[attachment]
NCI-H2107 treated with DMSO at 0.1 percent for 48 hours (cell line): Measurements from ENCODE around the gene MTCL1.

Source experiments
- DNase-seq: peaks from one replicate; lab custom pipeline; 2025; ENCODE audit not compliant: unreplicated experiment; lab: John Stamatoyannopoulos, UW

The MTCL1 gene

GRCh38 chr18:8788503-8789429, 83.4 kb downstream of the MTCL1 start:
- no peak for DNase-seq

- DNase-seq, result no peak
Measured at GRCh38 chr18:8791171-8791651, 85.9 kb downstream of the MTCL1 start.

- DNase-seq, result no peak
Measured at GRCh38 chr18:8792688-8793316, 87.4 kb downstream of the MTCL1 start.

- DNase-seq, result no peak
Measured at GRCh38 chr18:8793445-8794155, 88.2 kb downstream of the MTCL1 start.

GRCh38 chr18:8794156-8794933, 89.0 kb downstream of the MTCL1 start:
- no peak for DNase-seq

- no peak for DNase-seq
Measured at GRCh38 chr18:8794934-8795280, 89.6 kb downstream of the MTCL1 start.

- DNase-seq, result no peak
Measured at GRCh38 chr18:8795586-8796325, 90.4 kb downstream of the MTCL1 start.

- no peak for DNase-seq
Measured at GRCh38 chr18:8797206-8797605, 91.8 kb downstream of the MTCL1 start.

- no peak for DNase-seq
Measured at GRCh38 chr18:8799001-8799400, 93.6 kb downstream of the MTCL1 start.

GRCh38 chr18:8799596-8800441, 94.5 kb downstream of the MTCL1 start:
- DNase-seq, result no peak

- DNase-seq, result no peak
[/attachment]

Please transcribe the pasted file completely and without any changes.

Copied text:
NCI-H2107 treated with DMSO at 0.1 percent for 48 hours (cell line): Measurements from ENCODE around the gene MTCL1.

Source experiments
- DNase-seq: peaks from one replicate; lab custom pipeline; 2025; ENCODE audit not compliant: unreplicated experiment; lab: John Stamatoyannopoulos, UW

The MTCL1 gene

GRCh38 chr18:8788503-8789429, 83.4 kb downstream of the MTCL1 start:
- no peak for DNase-seq

- DNase-seq, result no peak
Measured at GRCh38 chr18:8791171-8791651, 85.9 kb downstream of the MTCL1 start.

- DNase-seq, result no peak
Measured at GRCh38 chr18:8792688-8793316, 87.4 kb downstream of the MTCL1 start.

- DNase-seq, result no peak
Measured at GRCh38 chr18:8793445-8794155, 88.2 kb downstream of the MTCL1 start.

GRCh38 chr18:8794156-8794933, 89.0 kb downstream of the MTCL1 start:
- no peak for DNase-seq

- no peak for DNase-seq
Measured at GRCh38 chr18:8794934-8795280, 89.6 kb downstream of the MTCL1 start.

- DNase-seq, result no peak
Measured at GRCh38 chr18:8795586-8796325, 90.4 kb downstream of the MTCL1 start.

- no peak for DNase-seq
Measured at GRCh38 chr18:8797206-8797605, 91.8 kb downstream of the MTCL1 start.

- no peak for DNase-seq
Measured at GRCh38 chr18:8799001-8799400, 93.6 kb downstream of the MTCL1 start.

GRCh38 chr18:8799596-8800441, 94.5 kb downstream of the MTCL1 start:
- DNase-seq, result no peak

- DNase-seq, result no peak